Working Mother

Are Working Moms Overdiagnosing Our Toddlers?

Toddler with doctors

The number of kids with diagnoses for developmental problems has skyrocketed.

Chris Gash

Jennaea Gearhart could tell that her 2-year-old son, Jake, was physically cautious, a bit uncoordinated and didn’t like to be around too many kids at once, but it didn’t raise alarm bells initially. “He was hyperverbal, so I just thought one side of Jake’s brain was developing faster than the other,” says Jennaea, an interior designer who was living in Chicago at the time. But after she had her daughter, Maddy, Jennaea started to question her logic. “One-year-old Maddy was much more physically capable than 3-year-old Jake, even though he was almost two years older. I began to realize, Jake isn’t choosing not to climb that ladder at the park; I don’t think he can.”

Jennaea scheduled an appointment with a neuropsychologist, who suggested seeing an occupational therapist. “I had heard of an OT before, but I didn’t know much about it,” she remembers. The neuropsychologist explained that OTs help people improve skills needed for every-day activities (occupations) through physical, cognitive and psychological support.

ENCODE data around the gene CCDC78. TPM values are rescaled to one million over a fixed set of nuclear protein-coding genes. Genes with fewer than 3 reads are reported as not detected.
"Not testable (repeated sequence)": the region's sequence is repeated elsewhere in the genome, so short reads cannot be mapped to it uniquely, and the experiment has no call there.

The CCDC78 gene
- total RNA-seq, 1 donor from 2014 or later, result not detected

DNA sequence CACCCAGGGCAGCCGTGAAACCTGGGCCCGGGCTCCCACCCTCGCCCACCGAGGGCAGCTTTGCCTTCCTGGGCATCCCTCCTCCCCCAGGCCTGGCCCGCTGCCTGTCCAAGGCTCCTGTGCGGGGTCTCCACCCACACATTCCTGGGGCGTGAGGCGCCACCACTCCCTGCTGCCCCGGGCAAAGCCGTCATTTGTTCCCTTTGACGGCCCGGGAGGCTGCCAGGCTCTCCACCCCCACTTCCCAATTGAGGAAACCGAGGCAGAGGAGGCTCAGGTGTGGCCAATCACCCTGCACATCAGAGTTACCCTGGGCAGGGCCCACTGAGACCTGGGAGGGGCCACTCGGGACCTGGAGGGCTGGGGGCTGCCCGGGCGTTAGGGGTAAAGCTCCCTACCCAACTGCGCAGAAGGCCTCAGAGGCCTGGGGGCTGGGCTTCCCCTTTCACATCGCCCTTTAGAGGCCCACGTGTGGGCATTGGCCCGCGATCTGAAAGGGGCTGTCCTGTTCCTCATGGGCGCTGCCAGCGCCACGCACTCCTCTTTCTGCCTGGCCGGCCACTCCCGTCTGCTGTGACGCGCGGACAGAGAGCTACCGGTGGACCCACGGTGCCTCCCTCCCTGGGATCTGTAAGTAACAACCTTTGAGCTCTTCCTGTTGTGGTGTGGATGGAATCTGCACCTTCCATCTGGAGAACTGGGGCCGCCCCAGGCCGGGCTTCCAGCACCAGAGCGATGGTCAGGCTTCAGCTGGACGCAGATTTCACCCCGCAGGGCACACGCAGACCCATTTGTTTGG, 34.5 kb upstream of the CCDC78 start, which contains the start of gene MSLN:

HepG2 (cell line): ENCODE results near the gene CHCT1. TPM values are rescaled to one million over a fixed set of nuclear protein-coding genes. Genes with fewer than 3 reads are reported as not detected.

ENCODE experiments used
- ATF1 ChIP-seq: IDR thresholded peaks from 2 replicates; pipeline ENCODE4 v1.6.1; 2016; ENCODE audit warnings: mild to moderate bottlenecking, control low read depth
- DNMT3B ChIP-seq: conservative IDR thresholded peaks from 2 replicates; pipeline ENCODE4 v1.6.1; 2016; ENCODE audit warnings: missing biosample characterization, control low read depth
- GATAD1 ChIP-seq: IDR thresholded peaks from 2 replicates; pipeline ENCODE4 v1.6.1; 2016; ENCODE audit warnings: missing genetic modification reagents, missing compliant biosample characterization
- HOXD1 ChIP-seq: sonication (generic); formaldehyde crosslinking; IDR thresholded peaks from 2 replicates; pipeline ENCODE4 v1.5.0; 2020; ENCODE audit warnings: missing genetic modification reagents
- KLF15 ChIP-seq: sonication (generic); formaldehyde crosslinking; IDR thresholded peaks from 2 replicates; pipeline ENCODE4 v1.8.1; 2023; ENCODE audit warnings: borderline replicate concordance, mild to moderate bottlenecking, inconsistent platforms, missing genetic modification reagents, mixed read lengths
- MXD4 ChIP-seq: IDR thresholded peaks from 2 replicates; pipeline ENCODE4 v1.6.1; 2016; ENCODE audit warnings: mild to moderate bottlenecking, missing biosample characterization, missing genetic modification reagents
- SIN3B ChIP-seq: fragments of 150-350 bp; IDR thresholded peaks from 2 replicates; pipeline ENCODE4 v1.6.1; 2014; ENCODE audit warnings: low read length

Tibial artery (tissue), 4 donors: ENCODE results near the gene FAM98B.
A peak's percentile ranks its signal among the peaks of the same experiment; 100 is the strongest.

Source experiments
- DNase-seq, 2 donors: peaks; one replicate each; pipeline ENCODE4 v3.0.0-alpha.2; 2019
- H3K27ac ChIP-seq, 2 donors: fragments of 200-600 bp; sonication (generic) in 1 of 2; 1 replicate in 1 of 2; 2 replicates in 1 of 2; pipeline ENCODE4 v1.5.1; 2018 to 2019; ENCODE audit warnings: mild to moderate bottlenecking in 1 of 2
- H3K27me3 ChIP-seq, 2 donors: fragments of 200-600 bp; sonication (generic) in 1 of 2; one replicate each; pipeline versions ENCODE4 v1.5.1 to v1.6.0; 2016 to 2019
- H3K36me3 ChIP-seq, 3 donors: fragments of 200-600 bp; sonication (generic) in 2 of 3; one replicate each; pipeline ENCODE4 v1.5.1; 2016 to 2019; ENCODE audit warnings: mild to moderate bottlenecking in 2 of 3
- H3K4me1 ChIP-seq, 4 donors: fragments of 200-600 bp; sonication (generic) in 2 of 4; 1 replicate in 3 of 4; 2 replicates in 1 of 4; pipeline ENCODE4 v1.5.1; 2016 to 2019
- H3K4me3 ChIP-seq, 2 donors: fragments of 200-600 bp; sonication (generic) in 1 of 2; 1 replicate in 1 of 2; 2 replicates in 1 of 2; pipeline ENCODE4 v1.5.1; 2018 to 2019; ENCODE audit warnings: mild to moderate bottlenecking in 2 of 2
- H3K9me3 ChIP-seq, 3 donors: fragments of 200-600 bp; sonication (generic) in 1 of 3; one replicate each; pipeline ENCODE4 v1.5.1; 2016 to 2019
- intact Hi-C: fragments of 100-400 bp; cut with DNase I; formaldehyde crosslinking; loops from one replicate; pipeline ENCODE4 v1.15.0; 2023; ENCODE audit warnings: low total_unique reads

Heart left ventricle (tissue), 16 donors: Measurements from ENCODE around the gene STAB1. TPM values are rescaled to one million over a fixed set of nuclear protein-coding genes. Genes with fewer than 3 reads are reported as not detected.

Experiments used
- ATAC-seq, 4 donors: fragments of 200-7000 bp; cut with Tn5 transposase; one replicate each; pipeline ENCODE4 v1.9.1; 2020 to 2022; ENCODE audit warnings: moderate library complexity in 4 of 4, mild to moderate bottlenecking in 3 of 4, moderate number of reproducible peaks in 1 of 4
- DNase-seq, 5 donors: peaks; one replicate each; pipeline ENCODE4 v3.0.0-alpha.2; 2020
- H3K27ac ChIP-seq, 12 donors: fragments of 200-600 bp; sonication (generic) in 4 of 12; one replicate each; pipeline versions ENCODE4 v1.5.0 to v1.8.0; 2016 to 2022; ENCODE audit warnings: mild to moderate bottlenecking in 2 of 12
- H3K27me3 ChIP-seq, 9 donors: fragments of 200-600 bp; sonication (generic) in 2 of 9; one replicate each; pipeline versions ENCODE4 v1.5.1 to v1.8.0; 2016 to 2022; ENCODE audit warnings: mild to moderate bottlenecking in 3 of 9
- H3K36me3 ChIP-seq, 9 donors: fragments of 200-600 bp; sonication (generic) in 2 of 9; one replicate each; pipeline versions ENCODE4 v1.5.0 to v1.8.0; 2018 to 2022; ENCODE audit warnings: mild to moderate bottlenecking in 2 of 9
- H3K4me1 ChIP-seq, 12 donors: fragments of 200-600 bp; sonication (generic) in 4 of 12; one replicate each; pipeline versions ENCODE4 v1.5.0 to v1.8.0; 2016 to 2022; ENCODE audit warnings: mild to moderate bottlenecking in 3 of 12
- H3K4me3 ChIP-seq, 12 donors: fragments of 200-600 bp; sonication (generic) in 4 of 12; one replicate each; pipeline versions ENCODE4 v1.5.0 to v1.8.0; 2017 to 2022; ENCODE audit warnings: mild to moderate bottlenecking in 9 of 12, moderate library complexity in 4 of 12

That was 13 years ago, before “OT” had become a household term. Jake’s therapist determined he had a sensory modulation disorder and fine- and gross-motor-skill challenges. “It was such a revelation to finally have answers,” Jennaea says. “It wasn’t just me being crazy.”

Therapy On the Rise

Over the past 10 to and are finding therapeutic interventions. So, if it seems as though more kids than ever are seeing occupational therapists, behavioral therapists, physical therapists and speech therapists, that’s because they are. Data from the National Health Interview Survey, published in the journal , shows that between 2001 and 2011, parent-reported childhood disabilities steadily increased by 15.6 percent—and cases related to neurodevelopmental or mental health shot up nearly 21 percent.

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